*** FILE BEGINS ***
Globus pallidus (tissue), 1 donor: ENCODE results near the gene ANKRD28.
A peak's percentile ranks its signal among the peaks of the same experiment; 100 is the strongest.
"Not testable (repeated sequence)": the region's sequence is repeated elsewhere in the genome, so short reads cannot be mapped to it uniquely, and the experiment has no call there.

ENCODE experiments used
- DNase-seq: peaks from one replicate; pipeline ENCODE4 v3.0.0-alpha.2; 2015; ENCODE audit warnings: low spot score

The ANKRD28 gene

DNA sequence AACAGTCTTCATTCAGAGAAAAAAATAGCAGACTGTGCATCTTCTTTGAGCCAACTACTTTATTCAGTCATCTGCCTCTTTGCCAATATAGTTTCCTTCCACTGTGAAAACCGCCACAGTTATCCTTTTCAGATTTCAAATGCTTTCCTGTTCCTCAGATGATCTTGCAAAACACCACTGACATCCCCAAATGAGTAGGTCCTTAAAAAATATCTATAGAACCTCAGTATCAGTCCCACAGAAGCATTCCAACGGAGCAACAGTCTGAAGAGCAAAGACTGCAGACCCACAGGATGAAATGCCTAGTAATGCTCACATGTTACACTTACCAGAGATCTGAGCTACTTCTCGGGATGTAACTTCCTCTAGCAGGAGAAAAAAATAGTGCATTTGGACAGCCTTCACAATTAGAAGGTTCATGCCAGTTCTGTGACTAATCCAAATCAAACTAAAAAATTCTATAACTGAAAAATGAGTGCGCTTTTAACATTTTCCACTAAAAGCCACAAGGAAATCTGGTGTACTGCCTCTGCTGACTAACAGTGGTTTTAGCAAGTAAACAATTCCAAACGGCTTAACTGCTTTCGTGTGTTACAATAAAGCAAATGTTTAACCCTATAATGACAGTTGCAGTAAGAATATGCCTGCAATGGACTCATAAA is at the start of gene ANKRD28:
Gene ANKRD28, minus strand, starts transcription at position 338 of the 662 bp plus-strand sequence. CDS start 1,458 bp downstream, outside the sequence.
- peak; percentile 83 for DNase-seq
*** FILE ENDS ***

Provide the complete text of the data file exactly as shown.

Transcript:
Globus pallidus (tissue), 1 donor: ENCODE results near the gene ANKRD28.
A peak's percentile ranks its signal among the peaks of the same experiment; 100 is the strongest.
"Not testable (repeated sequence)": the region's sequence is repeated elsewhere in the genome, so short reads cannot be mapped to it uniquely, and the experiment has no call there.

ENCODE experiments used
- DNase-seq: peaks from one replicate; pipeline ENCODE4 v3.0.0-alpha.2; 2015; ENCODE audit warnings: low spot score

The ANKRD28 gene

DNA sequence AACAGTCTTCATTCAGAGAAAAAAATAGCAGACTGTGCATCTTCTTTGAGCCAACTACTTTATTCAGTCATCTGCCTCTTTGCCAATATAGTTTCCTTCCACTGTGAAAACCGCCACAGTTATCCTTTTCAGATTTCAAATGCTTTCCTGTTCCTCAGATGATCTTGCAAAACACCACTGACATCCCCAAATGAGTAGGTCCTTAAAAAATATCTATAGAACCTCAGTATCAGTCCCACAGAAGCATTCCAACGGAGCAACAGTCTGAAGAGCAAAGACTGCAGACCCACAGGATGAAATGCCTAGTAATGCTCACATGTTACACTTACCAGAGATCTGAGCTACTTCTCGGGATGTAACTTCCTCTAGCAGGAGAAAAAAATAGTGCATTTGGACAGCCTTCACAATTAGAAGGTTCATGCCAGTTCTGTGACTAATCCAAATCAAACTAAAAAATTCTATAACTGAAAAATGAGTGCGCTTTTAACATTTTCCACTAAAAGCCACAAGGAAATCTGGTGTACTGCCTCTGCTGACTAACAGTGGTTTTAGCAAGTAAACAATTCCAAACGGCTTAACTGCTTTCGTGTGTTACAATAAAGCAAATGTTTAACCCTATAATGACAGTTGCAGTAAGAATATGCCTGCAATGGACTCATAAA is at the start of gene ANKRD28:
Gene ANKRD28, minus strand, starts transcription at position 338 of the 662 bp plus-strand sequence. CDS start 1,458 bp downstream, outside the sequence.
- peak; percentile 83 for DNase-seq